Now listen to part of a lecture on the topic you just read about.
A trip to Mars will definitely be challenging, but scientists have proposed solutions to the problems the reading selection discusses.
First of all, food, water, and oxygen. Well, astronauts can use hydroponics.
Hydroponics is a technique for growing plants with their roots in water rather than in soil.
It requires relatively little space.
Using hydroponics, the astronauts should be able to cultivate food crops in the spacecraft.
In addition, the hydroponically grown plants will recycle wastewater and release it as clean water vapor, which can be collected as drinking water.
And of course, all plants absorb carbon dioxide and release oxygen, so thanks to hydroponics, the astronauts will also have fresh air to breathe.
Second, the effects of zero gravity.
Over the last few decades, we have launched several space stations orbiting the Earth, and a number of astronauts have spent many months on them in a zero-gravity environment.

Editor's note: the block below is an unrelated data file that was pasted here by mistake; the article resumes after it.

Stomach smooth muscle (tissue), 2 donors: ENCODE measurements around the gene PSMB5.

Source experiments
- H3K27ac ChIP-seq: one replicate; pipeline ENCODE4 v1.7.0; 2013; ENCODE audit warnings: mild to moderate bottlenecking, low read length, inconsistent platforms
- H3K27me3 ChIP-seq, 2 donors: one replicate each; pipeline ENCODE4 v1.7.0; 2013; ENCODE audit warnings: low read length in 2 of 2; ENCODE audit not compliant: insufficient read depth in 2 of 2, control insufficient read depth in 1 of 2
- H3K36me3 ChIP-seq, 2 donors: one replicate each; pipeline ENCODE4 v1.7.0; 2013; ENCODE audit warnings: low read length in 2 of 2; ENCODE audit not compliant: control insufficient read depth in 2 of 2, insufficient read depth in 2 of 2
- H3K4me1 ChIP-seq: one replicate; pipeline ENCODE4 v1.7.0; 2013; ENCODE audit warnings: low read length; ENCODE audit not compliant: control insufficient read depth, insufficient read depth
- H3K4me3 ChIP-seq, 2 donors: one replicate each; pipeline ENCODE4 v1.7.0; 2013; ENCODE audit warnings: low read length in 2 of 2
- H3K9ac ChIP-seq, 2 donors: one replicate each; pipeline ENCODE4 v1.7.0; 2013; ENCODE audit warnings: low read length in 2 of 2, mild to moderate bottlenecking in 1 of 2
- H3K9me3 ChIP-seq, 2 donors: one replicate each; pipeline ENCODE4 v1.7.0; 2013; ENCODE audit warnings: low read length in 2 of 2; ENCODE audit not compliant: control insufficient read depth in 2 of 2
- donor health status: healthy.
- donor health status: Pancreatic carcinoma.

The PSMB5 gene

These astronauts have learned to use several techniques to safely manage the effects of zero gravity.
For example, regular exercise prevents the decrease in muscle mass.
Likewise, taking vitamins and minerals like calcium slows down the decrease in the astronauts’ bone density.
Third, solar radiation. Astronauts traveling to Mars will be exposed to some solar radiation, but this radiation will not be at dangerous levels all the time.
The Sun only releases dangerous amounts of radiation occasionally, during periods when it's particularly active.
In order to avoid this threat, the spacecraft could be equipped with special instruments that monitor solar radiation, and with a small shelter that is shielded against radiation but doesn't add much weight to the ship.
Most of the time, the astronauts would go about their normal business in unshielded areas of the spacecraft.
But when their instruments detect increased radiation, they could stay in the small shielded area until the danger has passed.